Newsom signed AB 2098 into law last September, and it came into effect on January 1 of this year. Law would have criminalized spreading information that goes against government COVID narratives.
Posted BY: Ethan Huff | Natural News
(Natural News) On January 25, the case of Hoeg v. Newsom prompted a federal judge to pause California’s covid misinformation and disinformation law for violating the First and 14th Amendments to the Constitution.
Five doctors who are plaintiffs in the case say Assembly Bill 2098 violates their constitutional rights. These include Drs. Tracy Hoeg, Ram Duriseti, Aaron Kheriaty, Pete Mazolewski, and Azadeh Khatibi.
Gov. Gavin Newsom and other elected officials, including the president and members of the Medical Board of California, are named as defendants in the case (and there is also a second lawsuit, separate but related in nature, called Hoang v. Bonta that makes similar allegations).
AB 2098 puts a muzzle on California doctors, preventing them from providing information to their patients that the state deems to be “misinformation” or “disinformation.”
Doctors who advise and treat their patients based on science rather than lies face the potential loss of their medical license under AB 2098. (Related: Learn more about AB 2098 and what it threatens to do to California’s already corrupt medical system.)
Recognizing the merits of these cases, Senior U.S. District Judge William Shubb, a George W. Bush appointee, ruled it plausible that the Medical Board of California could be in direct violation of state law with AB 2098 “given the ambiguity of the term ‘scientific consensus’ and of the definition of ‘misinformation’ as a whole.”
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“Because the definition of misinformation ‘fails to provide a person of ordinary intelligence fair notice of what is prohibited, [and] is so standardless that it authorizes or encourages seriously discriminatory enforcement,’ the provision is unconstitutionally vague,” Shubb decided, noting that his ruling weighs in favor of the plaintiffs having standing.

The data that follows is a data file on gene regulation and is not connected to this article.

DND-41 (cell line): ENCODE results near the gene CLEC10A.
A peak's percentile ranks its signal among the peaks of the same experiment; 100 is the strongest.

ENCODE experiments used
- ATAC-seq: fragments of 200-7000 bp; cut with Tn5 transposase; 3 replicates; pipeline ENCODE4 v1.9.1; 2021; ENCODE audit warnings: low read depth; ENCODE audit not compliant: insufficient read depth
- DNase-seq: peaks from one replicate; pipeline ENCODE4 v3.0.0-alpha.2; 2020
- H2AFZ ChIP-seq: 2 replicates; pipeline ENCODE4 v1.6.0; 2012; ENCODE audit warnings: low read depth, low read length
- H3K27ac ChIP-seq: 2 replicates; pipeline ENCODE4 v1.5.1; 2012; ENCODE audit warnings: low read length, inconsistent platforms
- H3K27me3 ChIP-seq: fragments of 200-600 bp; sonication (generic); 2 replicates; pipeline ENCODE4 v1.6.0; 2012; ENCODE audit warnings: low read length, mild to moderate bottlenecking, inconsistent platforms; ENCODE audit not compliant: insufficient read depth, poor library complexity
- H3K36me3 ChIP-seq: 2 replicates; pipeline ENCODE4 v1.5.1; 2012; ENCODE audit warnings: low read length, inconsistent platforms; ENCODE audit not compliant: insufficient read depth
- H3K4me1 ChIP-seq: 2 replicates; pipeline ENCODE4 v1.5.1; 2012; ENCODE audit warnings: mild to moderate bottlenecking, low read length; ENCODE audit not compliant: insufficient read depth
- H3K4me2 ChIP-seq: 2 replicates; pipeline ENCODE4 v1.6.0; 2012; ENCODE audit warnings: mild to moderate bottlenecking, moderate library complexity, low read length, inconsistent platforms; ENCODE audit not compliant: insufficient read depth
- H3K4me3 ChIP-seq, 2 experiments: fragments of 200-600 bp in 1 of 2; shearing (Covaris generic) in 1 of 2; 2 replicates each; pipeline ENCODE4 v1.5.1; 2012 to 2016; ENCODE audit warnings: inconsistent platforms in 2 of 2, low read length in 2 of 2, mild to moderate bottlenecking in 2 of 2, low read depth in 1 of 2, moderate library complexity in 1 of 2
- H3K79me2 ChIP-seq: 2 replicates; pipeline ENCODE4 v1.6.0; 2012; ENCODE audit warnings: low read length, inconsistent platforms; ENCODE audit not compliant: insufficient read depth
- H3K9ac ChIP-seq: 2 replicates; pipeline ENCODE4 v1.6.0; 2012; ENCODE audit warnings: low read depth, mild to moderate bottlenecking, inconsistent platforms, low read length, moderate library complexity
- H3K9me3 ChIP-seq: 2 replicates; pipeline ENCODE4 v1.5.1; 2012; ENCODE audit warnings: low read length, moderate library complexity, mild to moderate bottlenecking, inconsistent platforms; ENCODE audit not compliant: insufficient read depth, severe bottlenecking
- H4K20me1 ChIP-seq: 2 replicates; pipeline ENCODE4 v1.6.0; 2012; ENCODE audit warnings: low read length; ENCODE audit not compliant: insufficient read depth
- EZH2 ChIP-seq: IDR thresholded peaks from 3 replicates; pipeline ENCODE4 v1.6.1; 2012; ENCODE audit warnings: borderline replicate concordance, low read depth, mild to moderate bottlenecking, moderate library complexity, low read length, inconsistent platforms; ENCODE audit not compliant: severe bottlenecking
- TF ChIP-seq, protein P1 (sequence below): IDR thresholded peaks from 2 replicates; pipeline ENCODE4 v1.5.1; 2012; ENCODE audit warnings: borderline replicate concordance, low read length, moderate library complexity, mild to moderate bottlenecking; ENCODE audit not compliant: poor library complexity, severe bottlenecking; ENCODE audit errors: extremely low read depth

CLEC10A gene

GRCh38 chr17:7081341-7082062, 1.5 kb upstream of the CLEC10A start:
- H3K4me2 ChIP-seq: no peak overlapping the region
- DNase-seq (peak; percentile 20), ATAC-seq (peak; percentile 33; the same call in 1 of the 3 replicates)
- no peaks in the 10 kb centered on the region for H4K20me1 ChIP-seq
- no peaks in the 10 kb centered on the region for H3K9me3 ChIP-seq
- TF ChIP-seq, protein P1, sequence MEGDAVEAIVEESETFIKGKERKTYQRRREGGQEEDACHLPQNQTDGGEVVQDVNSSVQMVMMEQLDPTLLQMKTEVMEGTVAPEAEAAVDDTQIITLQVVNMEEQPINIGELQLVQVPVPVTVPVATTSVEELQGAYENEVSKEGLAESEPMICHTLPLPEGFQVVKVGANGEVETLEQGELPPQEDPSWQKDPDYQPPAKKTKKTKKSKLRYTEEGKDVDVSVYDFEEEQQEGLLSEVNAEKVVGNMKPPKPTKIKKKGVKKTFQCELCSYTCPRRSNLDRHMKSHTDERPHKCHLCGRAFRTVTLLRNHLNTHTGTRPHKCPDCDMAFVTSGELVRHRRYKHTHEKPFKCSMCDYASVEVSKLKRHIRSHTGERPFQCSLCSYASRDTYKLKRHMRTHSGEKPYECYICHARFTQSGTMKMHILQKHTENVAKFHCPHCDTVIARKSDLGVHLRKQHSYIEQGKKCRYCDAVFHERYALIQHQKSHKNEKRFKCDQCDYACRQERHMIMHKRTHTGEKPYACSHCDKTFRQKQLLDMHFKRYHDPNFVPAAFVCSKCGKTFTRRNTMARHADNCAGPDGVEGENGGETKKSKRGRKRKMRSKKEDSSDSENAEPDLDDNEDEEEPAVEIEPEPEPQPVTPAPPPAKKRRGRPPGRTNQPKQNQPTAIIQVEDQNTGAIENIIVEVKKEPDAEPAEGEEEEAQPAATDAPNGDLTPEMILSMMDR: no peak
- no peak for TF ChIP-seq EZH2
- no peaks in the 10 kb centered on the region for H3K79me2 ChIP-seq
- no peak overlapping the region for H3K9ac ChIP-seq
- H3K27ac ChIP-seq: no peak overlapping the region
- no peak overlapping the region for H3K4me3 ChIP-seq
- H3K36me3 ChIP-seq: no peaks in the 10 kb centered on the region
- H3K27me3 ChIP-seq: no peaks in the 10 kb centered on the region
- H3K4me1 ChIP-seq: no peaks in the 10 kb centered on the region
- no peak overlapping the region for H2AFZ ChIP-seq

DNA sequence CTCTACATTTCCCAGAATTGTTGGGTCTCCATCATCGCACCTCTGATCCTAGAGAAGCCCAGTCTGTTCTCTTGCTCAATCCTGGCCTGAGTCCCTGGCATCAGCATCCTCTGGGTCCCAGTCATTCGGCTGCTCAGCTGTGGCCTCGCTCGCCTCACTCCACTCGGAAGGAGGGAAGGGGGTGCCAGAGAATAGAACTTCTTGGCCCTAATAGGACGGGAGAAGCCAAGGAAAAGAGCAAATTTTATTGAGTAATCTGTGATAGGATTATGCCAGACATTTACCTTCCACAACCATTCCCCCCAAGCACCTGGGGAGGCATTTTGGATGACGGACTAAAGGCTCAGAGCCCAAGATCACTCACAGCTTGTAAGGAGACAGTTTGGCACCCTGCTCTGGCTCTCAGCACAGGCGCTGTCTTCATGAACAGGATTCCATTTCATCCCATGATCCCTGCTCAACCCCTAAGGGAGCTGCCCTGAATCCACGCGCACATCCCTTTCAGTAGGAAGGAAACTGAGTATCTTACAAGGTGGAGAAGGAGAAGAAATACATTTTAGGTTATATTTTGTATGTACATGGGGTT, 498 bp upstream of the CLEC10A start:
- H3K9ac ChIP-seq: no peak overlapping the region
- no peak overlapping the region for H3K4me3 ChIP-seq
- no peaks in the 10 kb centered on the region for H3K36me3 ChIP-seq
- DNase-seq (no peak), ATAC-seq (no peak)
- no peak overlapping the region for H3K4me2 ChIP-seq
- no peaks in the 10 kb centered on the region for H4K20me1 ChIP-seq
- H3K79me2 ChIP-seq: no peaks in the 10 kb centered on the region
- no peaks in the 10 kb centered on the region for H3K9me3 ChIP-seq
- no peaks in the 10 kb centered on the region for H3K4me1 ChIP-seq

“Accordingly, the court concludes that plaintiffs have demonstrated a likelihood of success on the merits of their vagueness challenges.”
AB 2098 is unconstitutional because it violates the First Amendment rights of doctors in the Golden State
Newsom signed AB 2098 into law last September, and it came into effect on January 1 of this year. It defines misinformation as “false information that is contradicted by contemporary scientific consensus,” as well as prohibits physicians from putting forth “misinformation or disinformation related to COVID-19, including false or misleading information regarding the nature and risks of the virus, its prevention and treatment; and the development, safety, and effectiveness of COVID-19 vaccines.”
Any doctor in California who deviates from the Center for Disease Control and Prevention’s (CDC) guidance concerning covid – no matter how outlandish – is now practicing medicine in violation of AB 2098.
“The state medical board is required by law to act against any licensed doctor charged with unprofessional conduct,” reported The Epoch Times. “The court’s ruling effectively halts the law while the legal challenge plays out.”
The American Civil Liberties Alliance (ACLA), the legal organization representing doctors, maintains that AB 2098 puts its clients in a difficult position. They are no longer free to practice medicine, but are instead now being forced to lie to their patients and deprive them of information that the state of California has deemed as “false” or “misleading.”
AB 2098 stands in contrast to the First Amendment, ACLA says, which protects the rights of all Americans – including doctors – to speak and express themselves freely. Free speech doesn’t end where medicine begins, in other words.
“They are being put between a rock and a hard place, fearing repercussions for acting in their patient’s best interests by honestly giving them the information they believe their patients need in order to make informed care decisions,” ACLA wrote in a summary of the case shared on its website.